Increase clinician time at the bedside finally two

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Increase clinician time at the bedside. Finally, two interviewees stated that there is hope that the improved efficiencies could increase clinician time at the bedside, ultimately improving the quality of care provided. Alignment of Lean and Quality Improvement Efforts At LHC, process improvement and quality improvement are housed in three different corporate departments (Management Engineering/Lean, Six Sigma, and Quality Improvement). The Quality Improvement Department is responsible for the clinical quality outcomes and abstracts and submits the data required by the Centers for Medicare & Medicaid Services (CMS) and the Joint Commission. Data include clinical process and outcomes data, patient safety data, patient satisfaction data, and other data. The Management Engineering/Lean and Six Sigma departments are largely in charge of process improvement, related training, and technical assistance.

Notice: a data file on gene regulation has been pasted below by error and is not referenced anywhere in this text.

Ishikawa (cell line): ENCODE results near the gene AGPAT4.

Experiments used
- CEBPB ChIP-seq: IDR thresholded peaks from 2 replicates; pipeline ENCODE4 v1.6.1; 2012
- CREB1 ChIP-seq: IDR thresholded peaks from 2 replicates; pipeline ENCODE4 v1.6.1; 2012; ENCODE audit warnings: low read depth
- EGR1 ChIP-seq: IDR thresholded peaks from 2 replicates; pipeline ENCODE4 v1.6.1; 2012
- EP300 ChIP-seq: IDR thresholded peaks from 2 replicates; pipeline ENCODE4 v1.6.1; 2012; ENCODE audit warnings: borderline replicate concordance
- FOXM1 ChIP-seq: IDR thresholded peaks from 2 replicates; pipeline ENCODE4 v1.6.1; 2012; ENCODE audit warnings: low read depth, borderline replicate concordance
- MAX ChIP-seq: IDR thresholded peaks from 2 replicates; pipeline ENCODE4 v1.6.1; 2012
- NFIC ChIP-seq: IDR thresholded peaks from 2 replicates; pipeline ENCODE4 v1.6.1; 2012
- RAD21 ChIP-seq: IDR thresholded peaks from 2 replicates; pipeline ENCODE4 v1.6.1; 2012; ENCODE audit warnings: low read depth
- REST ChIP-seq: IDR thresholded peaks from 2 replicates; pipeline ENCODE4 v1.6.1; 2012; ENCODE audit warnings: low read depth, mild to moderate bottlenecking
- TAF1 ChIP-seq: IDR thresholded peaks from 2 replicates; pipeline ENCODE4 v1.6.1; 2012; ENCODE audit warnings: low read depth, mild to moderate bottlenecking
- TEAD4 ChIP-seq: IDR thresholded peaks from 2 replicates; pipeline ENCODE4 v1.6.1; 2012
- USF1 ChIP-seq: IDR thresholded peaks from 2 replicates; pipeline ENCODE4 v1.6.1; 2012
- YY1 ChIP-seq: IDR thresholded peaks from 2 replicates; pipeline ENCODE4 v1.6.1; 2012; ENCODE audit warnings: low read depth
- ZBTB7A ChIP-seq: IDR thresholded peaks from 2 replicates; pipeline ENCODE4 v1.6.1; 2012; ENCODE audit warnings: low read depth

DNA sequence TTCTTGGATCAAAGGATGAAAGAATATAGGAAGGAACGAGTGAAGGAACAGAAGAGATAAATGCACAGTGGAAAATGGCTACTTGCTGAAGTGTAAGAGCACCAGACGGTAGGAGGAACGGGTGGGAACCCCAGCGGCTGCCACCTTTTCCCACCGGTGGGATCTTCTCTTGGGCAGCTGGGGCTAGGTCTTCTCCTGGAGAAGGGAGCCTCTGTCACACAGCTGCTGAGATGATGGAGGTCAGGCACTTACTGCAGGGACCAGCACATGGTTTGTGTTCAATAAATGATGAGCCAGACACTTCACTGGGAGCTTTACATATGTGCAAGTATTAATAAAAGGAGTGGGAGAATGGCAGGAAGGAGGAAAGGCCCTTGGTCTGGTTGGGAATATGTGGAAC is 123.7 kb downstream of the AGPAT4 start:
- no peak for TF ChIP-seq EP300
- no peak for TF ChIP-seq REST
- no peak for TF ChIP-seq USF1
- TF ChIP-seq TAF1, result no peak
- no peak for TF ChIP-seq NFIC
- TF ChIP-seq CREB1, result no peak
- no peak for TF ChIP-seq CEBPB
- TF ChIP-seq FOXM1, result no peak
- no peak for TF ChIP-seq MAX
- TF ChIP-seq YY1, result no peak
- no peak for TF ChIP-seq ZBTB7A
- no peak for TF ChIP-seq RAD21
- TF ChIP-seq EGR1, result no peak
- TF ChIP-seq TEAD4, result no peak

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218 The two process improvement departments, Six Sigma and Management Engineering/Lean, are corporate departments and report directly to the president and COO. Management Engineering/Lean began in 2003. The leaders of both departments, together with staff, work in tandem to collect data and identify solutions. Depending on the circumstances, they might also work together to apply a set of tools toward a joint solution. Staff in the Six Sigma Department have varied backgrounds. They spend 3 years in the department and earn a “black belt” before moving on to more senior management and executive roles in the organization. Staff in the Management Engineering Department must have specialized engineering education and/or experience. The CEO stated that staff in this department are also considered for leadership roles in the organization. LHC has overall objectives for Lean, referred to as “Global Golden Objectives,” that are reviewed by the corporate executives on a quarterly basis. The objectives serve as global metrics for monitoring and tracking the success of Lean activities, both on a micro level (for project- specific indicators) and on a macro level. The Global Golden Objectives comprise positive financial returns, reduced space utilization, optimization of clinicians’ time to see patients, and reduction of travel distance. The objectives are derived from the cultural transformation initiative’s points. For example, one of the objectives is to reduce travel distance for both staff and patients. By better organizing the location of materials and services and planning the flow of patients and staff, a number of unnecessary steps can be eliminated, and the amount of walking can be reduced. Several interviewees reported that the Lean approach was well suited for use in clinical processes (as compared to administrative processes) because it could reduce waste, offer quick results, and involve frontline staff in finding solutions. Other tools, such as Six Sigma, were described as being more rigorous solutions to reducing variation across the organization but taking 4 9 months to achieve returns.
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